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Publication numberUS3262231 A
Publication typeGrant
Publication dateJul 26, 1966
Filing dateJul 1, 1964
Priority dateJul 1, 1964
Publication numberUS 3262231 A, US 3262231A, US-A-3262231, US3262231 A, US3262231A
InventorsPolch Frank J
Original AssigneeNorton Co
Export CitationBiBTeX, EndNote, RefMan
External Links: USPTO, USPTO Assignment, Espacenet
Internal reinforcement of molded rotatable articles
US 3262231 A
Abstract  available in
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Claims  available in
Description  (OCR text may contain errors)

July 26, 1966 F. J. POLCH 3,262,231

INTERNAL REINFORCEMENT OF MOLDED ROTATABLE ARTICLES Filed July 1, 1964 2 Sheets-Sheet 1 FIG! I NVENTOR,

FRANK J. POLCH ATTO R N EY July 26, 1966 F. J. POLCH 3,262,231

INTERNAL REINFORCEMENT OF MOLDED ROTATABLE ARTICLES Filed July 1, 1964 2 Sheets-Sheet 2 INVENTOR. FRANK J. POLCH ATTORNEY United States Patent Ofiice 3,262,231 Patented July 26, 1966 INTERNAL REINFORCEMENT OF MOLDED ROTATABLE ARTICLES Frank J. Polch, Jefferson, Mass, assignor to Norton Company, Worcester, Mass., a corporation of Massachusetts Filed July 1, 1964, Ser. No. 379,469 11 Claims. (Cl. 51-206) The present invention relates to improvement of strength of rotatable molded items such as abrasive wheels and the like, and, in one particular aspect, to novel and improved internal reinforcement of high-speed and highly stressed grinding wheels involving high-tensile-strength fibers economically wound into loops which are uniquely arrayed to enhance structural integrity and to minimize accidental release of parted fragments.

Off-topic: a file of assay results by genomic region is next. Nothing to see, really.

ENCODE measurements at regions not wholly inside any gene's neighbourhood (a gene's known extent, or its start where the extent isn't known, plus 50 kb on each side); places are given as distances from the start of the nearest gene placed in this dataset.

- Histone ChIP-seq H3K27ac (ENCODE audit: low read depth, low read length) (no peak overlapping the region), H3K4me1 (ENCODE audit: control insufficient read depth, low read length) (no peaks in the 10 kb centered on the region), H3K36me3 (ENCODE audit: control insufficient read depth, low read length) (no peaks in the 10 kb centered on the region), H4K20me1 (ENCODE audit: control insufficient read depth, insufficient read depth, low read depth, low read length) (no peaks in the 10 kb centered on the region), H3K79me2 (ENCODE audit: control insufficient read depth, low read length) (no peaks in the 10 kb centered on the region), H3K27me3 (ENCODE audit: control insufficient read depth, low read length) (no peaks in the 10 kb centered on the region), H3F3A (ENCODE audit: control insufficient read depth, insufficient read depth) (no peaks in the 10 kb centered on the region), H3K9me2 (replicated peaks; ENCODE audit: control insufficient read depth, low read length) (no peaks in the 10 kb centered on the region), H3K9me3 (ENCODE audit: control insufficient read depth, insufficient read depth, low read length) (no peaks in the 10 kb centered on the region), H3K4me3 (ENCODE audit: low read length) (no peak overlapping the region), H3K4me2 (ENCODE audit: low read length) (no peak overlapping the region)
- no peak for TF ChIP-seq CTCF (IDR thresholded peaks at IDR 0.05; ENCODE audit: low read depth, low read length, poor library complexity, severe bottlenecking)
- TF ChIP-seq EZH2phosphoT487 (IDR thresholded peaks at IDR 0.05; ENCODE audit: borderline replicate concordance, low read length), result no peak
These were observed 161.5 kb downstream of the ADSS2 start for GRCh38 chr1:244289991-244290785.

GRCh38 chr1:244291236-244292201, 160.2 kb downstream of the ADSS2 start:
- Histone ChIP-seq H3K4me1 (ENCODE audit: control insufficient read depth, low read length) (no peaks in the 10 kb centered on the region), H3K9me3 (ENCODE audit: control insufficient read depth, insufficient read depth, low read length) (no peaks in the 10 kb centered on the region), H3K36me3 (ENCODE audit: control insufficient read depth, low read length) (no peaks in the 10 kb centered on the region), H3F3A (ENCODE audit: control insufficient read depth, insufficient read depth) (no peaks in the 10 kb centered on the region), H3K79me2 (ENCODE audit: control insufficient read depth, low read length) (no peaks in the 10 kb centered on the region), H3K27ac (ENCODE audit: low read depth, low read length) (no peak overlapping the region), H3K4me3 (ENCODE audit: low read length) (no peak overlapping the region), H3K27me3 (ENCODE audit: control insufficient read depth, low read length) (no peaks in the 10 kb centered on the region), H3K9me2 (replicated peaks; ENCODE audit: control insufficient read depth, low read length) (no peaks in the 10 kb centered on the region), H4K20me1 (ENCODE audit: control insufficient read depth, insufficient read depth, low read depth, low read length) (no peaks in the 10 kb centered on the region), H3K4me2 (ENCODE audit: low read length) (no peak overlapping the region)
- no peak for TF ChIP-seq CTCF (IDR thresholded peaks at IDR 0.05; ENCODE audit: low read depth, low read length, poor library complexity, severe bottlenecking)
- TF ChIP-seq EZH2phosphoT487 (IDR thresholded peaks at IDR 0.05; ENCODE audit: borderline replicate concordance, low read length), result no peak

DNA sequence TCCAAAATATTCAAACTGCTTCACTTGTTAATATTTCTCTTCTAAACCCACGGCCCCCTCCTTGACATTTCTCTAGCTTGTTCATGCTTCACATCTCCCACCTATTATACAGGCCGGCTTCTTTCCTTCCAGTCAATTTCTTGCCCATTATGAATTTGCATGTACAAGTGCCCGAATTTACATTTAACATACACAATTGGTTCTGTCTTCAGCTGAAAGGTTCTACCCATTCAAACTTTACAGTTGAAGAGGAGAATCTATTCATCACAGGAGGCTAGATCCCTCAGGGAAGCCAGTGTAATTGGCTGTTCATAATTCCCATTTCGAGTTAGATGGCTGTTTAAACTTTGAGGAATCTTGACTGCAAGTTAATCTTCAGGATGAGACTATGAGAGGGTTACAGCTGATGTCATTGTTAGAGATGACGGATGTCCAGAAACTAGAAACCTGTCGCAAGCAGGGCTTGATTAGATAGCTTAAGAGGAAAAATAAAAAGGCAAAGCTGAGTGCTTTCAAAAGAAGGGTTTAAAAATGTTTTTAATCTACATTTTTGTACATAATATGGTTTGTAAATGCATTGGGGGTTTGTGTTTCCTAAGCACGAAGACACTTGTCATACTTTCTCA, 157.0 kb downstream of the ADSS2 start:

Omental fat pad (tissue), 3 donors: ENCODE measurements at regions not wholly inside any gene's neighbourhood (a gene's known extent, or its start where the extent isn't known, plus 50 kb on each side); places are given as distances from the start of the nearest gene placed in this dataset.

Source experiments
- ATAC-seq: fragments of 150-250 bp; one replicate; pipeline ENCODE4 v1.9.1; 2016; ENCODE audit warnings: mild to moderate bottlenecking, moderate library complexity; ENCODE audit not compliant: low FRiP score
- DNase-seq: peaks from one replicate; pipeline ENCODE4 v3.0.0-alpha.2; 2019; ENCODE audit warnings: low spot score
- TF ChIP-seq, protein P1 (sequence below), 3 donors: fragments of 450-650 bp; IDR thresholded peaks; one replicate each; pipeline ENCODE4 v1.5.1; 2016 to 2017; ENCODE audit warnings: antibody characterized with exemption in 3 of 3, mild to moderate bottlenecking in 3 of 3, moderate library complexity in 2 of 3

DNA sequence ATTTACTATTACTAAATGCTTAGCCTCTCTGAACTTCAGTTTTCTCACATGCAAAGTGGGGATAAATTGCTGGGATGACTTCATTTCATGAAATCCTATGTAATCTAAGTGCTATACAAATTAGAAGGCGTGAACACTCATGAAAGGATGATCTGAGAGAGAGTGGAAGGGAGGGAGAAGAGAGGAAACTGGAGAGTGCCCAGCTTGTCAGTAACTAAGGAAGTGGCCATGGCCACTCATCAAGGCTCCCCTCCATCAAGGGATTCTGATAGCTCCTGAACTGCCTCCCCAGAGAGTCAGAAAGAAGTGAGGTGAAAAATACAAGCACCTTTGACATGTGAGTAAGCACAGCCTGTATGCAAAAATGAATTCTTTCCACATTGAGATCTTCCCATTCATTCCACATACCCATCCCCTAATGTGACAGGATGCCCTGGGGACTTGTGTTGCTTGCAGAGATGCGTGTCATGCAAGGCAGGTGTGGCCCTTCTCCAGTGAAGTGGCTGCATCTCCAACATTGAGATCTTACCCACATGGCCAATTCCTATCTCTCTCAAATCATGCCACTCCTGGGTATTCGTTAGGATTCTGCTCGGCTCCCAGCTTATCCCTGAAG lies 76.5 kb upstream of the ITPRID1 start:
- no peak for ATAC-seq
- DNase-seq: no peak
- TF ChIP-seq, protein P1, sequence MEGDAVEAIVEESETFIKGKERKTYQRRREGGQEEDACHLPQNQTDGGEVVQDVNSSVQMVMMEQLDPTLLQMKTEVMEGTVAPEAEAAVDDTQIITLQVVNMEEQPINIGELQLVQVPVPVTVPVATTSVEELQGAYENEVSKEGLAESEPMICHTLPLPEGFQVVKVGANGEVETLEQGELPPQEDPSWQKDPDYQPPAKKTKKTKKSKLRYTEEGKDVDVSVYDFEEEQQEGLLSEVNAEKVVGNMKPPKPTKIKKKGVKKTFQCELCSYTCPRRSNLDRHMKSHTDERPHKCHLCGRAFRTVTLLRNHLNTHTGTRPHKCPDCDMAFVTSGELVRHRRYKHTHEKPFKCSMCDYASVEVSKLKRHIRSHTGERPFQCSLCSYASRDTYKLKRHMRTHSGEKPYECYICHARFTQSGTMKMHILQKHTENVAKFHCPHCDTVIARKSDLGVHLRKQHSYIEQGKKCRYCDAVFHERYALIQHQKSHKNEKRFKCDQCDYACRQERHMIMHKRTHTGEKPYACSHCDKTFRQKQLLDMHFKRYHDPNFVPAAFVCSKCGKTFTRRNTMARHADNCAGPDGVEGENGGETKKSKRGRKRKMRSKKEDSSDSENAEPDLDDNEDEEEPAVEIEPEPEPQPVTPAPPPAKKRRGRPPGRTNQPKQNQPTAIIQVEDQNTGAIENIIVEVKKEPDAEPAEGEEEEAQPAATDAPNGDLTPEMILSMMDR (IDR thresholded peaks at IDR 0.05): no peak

Both internal and external reinforcements of a variety of forms have been exploited heretofore in the manufacture of certain types of abrasive wheels and discs. Generally, such reinforcements are adopted for purposes of simple strength compensation, whenever it is considered that the molded abrasive body alone may prove to be so mechanically weak that it cannot readily withstand rigorous operating conditions, and, secondly, as a safety precaution, to entrap and prevent the hazardous escape of fractured sections which may tend to part accidentally from the somewhat frangible abrasive wheel while it is spinning rapidly. Woven meshes, discs, bars, and strands have been proposed for reinforcements, and some of these have included such diverse materials as hard and soft metals, glass fibers, nylon, and paper; geometrically, the strengthening provisions have assumed a variety of forms, such as concentric rings, polygons, and helical or spiral windings. A fabrication technique commonly practiced in manufacture of molded abrasive wheels involves the bonding of abrasive particles or grains within a matrix of resin or comparable binder material which can be eroded and dissipated as the wheel is progressively worn from its encounters with workpieces; in providing internal reinforcement for articles made in this way, it is important that the reinforcing material be distributed to perform its functions Well at all critical positions, be strongly interlocked mechanically with the abrasive mixture, be arranged to permit maximum exposures of the abrasive substance as the wheel is worn to reduced sizes, be protected against weakening damage during the molding process, and that it be in form lending itself to rapid and economical installation with common levels of skill. The case of reinforcements made of woven cloth-like meshes well illustrates certain of the difficulties; if the weave is formed close for purposes of developing maximum strength in the mesh, then relatively large particles of a gritty abrasive mixture will not penetrate the interstices where needed for optimum mechanical interlocking and for. most uniform distribution of the abrasive, and, if on the other hand the weave is made more coarse or loose, the reinforcement strength available from the mesh may be materially reduced. Elongated strands and cords of strands offer high tensile strengths, but it has been found difiicult to fashion these into appropriate patterns which will provide optimum reinforcement of an abrasive wheel, particularly one having a mounting or center hole, and while will at the same time provide maximum exposures of abrasive particles as wear occurs. In accordance with the present teachings, however, these difiiculties are avoided and significant improvements in wheel strengths and in the ease and economy of highspeed abrasive wheel manufacture are realized by winding continuous high-tensile-strength strands into strong cord loops, and by arranging these loops in an angularlyoffset overlapped relationship wherein each loop is eccentric and has extensive wrap-around about the mounting hole of the circular wheel within which they are molded.